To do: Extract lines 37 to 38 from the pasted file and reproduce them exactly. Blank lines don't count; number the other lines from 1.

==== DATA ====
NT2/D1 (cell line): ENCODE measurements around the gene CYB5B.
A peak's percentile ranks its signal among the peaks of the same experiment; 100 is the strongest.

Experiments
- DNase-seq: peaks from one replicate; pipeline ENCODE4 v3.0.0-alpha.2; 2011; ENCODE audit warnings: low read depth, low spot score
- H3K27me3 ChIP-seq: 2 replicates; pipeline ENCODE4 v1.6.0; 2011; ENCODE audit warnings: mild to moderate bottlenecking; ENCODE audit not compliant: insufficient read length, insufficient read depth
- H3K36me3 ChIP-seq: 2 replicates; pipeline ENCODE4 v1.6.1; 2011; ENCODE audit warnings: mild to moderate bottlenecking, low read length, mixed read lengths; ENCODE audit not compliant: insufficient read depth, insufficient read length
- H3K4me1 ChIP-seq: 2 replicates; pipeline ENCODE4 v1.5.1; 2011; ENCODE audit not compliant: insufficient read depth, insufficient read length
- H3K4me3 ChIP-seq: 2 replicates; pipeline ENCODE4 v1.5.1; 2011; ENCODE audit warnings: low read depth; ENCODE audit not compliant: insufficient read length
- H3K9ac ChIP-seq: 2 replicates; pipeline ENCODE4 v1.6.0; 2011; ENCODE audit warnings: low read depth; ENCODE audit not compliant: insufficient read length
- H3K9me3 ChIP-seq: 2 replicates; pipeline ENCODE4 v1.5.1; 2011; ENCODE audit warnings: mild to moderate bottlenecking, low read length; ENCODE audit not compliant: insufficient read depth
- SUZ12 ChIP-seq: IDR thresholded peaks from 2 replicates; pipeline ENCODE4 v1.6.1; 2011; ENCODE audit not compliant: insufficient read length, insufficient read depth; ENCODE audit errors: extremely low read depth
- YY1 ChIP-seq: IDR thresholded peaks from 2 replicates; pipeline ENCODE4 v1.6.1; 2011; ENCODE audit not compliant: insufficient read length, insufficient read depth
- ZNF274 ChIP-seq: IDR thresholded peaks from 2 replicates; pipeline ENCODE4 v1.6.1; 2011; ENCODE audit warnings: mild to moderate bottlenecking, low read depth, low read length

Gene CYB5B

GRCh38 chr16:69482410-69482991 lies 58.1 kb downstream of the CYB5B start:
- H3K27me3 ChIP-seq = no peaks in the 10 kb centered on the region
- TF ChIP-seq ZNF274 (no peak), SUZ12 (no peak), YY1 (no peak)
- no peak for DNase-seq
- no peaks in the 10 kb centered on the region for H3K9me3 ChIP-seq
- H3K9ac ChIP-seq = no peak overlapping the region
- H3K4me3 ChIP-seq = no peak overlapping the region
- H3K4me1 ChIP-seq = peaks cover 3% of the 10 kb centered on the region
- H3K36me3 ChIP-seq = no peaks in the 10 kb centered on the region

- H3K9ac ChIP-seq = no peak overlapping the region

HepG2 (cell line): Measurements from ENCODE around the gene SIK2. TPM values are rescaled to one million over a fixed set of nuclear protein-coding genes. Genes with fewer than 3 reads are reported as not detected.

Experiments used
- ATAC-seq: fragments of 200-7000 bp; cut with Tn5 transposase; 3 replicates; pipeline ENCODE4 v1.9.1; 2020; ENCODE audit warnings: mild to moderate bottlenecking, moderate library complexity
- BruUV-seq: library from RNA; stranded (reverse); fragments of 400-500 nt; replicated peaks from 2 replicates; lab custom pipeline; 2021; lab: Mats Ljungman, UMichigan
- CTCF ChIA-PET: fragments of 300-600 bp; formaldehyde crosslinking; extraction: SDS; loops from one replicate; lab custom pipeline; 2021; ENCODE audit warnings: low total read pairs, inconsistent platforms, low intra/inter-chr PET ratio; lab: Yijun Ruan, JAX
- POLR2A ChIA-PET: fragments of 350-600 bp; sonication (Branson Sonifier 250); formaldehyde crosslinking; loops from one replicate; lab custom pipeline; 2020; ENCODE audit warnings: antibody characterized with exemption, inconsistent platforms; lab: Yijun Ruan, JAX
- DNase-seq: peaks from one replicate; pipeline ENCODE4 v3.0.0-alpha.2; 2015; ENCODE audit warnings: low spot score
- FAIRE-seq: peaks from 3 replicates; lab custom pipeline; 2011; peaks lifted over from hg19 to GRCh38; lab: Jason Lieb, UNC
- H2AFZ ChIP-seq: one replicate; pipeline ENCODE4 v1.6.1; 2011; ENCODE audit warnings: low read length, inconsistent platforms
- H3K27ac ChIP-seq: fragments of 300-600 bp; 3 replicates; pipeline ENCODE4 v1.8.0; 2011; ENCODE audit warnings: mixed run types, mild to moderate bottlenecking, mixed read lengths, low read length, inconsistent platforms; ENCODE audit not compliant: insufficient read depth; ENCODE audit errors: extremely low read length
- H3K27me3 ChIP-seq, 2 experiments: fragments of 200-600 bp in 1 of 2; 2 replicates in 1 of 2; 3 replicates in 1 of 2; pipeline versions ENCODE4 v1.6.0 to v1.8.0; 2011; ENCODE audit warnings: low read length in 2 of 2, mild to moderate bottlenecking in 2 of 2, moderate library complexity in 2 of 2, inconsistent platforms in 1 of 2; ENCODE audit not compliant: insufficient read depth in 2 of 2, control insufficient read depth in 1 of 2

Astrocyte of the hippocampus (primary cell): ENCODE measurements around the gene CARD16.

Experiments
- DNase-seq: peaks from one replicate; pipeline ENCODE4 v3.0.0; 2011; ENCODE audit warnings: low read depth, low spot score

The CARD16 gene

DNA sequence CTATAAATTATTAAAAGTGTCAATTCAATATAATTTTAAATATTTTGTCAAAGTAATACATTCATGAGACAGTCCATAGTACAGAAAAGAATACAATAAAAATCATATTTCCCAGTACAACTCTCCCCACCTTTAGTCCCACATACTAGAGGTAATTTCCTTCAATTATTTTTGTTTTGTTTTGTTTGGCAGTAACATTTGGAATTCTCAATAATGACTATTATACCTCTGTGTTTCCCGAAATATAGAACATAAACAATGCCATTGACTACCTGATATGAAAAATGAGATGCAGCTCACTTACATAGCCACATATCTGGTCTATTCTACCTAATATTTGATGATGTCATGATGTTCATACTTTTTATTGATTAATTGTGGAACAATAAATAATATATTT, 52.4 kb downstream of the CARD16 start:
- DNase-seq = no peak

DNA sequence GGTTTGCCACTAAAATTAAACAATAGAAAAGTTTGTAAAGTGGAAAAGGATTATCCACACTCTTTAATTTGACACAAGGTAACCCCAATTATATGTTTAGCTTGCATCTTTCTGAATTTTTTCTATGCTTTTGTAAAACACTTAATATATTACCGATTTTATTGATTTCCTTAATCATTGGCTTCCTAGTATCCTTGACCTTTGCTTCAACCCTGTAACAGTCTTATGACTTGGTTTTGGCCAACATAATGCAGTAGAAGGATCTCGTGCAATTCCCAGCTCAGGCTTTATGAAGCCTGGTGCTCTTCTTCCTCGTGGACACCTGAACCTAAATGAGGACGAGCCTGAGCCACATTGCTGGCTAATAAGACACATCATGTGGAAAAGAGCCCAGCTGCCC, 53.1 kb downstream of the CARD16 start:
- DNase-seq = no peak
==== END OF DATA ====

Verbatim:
Experiments
- DNase-seq: peaks from one replicate; pipeline ENCODE4 v3.0.0; 2011; ENCODE audit warnings: low read depth, low spot score